He sends her a meme, a screen shot of a texting conversation. The first person says, “Wait, did you just flirt with me?” The other responds, “Have been for the past year, but thanks for noticing.” They’d had a conversation before he left clarifying that he had, in fact, been flirting with her. She laughs and says, “you’re such an incognito flirt.” He smiles, glad to strike up a conversation.
She can’t seem to find the bottom of the margarita, and isn’t complaining. The bartender and his friend have become her friends. She says farewell, then finds her way into another bar neighborhood where she can sit and they can carry on their conversation about what it’s like being on your own to pursue your dreams in a distant city most their families members will never see, a life they can’t imagine because they’d never stray to far from home.
An older gentleman asks if the seat next to her is taken. Within minutes he’s divulging his life story, broken and crying, yet hopeful and strong in his faith. She’s made a new friend, “God gives me huge blessings sitting at this bar,” she tells the man. “People to touch. People whose lives touch mine.”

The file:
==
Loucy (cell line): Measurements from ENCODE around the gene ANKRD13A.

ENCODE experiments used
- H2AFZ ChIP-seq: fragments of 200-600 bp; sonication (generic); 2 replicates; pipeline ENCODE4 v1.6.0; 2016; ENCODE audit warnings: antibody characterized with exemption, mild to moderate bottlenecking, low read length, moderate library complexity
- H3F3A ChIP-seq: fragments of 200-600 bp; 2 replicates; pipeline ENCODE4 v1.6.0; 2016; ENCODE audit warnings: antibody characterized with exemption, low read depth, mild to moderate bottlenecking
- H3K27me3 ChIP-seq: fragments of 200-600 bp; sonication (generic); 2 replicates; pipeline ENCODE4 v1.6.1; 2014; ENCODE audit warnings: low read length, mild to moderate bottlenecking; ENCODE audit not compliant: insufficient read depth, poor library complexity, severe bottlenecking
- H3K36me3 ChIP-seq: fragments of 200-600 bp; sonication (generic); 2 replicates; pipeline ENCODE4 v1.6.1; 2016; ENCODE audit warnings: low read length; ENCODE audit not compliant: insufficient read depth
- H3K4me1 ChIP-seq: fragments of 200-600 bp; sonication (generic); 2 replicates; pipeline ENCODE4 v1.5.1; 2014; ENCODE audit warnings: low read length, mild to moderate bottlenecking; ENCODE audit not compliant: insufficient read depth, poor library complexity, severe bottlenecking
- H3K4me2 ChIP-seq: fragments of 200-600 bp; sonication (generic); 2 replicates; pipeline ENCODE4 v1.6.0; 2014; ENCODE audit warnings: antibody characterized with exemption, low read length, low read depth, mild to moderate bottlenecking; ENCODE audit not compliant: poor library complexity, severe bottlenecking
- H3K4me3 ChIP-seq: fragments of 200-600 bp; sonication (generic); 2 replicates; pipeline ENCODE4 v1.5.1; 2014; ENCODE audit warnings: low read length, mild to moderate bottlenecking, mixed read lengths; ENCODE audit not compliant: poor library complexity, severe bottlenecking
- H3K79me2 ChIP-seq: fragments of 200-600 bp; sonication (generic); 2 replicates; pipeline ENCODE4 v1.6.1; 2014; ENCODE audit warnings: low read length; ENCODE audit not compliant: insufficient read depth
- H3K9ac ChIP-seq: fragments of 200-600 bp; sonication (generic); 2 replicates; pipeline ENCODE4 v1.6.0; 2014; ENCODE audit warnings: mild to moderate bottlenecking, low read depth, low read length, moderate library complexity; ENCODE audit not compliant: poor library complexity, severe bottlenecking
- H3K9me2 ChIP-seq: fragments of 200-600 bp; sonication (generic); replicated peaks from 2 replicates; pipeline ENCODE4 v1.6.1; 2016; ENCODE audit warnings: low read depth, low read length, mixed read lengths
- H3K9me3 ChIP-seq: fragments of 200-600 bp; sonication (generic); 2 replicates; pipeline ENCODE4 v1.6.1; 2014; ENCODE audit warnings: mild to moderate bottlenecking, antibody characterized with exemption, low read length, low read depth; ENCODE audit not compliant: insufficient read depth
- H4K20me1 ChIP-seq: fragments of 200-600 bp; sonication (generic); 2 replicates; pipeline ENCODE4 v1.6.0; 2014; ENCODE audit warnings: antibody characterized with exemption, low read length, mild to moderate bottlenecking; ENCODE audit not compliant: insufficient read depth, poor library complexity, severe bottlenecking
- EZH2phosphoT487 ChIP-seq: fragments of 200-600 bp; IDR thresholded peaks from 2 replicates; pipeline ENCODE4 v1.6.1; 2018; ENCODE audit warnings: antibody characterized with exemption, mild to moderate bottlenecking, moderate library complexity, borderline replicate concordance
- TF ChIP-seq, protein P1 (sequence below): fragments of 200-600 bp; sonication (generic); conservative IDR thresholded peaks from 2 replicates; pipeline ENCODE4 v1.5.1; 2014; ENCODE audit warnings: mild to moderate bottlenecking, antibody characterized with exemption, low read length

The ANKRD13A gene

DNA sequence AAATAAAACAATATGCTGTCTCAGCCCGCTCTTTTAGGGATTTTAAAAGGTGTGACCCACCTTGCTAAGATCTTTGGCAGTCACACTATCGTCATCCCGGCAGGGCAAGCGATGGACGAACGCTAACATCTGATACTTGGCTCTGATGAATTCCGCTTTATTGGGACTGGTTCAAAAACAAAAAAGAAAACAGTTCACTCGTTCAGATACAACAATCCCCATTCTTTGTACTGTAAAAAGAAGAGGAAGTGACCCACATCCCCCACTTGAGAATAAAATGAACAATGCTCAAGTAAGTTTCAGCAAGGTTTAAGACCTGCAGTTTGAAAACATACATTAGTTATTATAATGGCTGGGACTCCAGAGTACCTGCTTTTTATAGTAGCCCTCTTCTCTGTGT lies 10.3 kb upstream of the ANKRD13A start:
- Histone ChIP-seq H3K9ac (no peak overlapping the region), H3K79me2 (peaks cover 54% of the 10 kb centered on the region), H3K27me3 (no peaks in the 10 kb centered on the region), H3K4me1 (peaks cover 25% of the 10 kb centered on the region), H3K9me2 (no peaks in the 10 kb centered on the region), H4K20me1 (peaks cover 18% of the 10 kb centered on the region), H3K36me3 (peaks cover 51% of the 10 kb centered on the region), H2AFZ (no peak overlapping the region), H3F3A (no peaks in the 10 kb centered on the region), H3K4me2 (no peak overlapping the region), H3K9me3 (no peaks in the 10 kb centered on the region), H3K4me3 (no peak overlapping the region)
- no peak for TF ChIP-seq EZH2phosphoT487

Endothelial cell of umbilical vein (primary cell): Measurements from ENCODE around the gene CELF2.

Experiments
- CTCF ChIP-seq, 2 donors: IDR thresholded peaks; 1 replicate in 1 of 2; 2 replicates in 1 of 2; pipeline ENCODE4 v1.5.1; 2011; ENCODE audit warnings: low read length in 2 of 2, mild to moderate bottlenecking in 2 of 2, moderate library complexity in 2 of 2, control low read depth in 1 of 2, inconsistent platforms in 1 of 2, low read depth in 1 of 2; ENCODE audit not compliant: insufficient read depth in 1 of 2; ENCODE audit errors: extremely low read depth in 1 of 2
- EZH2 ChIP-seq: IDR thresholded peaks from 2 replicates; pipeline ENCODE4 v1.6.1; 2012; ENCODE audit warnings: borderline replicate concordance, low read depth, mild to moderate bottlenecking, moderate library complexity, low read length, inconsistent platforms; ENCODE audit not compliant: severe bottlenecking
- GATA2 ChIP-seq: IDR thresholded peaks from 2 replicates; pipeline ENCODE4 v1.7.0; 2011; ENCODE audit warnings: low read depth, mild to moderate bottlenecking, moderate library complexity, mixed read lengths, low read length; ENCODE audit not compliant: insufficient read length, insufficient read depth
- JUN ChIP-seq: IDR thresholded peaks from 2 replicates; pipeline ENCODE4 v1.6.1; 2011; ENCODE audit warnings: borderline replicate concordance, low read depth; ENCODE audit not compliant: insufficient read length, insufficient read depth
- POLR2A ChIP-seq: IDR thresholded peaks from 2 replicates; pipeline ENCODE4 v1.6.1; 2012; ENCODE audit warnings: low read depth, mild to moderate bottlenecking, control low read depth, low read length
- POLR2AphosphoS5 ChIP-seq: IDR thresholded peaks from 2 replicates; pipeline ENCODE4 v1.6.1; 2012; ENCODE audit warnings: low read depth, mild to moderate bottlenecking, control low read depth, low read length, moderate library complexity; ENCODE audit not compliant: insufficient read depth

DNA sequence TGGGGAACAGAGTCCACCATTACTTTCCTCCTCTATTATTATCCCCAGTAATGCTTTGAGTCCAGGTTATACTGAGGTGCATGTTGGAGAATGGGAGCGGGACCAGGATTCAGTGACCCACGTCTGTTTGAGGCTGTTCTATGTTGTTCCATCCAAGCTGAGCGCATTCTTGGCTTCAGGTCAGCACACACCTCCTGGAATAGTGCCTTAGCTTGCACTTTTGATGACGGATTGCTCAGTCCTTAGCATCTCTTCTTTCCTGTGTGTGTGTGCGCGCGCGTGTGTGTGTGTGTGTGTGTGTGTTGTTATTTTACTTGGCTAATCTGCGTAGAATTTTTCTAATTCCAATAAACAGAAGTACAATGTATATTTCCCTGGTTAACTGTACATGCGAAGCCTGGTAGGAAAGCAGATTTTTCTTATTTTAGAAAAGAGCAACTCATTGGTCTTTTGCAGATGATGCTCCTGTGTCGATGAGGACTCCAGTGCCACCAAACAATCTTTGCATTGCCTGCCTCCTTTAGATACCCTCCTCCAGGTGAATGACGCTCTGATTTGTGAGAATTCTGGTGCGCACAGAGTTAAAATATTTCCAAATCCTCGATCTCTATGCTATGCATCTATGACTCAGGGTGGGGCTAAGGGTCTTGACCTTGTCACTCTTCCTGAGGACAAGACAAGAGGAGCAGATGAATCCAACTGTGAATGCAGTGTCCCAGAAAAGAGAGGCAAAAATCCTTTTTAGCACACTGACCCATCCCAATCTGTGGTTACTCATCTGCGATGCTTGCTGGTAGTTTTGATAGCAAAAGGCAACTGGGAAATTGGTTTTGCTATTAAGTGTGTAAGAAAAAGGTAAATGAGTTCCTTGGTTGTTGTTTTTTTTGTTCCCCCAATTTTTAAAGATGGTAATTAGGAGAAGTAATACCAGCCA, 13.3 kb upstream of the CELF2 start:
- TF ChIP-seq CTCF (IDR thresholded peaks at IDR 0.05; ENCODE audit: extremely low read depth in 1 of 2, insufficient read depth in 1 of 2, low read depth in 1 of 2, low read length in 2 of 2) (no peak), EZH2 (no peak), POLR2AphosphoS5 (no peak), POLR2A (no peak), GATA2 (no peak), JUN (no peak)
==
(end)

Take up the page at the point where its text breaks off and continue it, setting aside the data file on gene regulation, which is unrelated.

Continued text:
“Sometimes,” he responds, “people just need to know there’s someone out there who will listen for a few, looking out for them, to know they’re not alone.”
There’s more food than counter space at the party. Pots, pans, trays and dishes full of tamales, ham, turkey, mashed potatoes, mac and cheese, all kinds of dip, cheeses, chips, crackers, salads, and cakes, pies, fruit, and cookies. Refrigerators, ice chests, and tubs are stocked with beer, soda, and Capri Suns.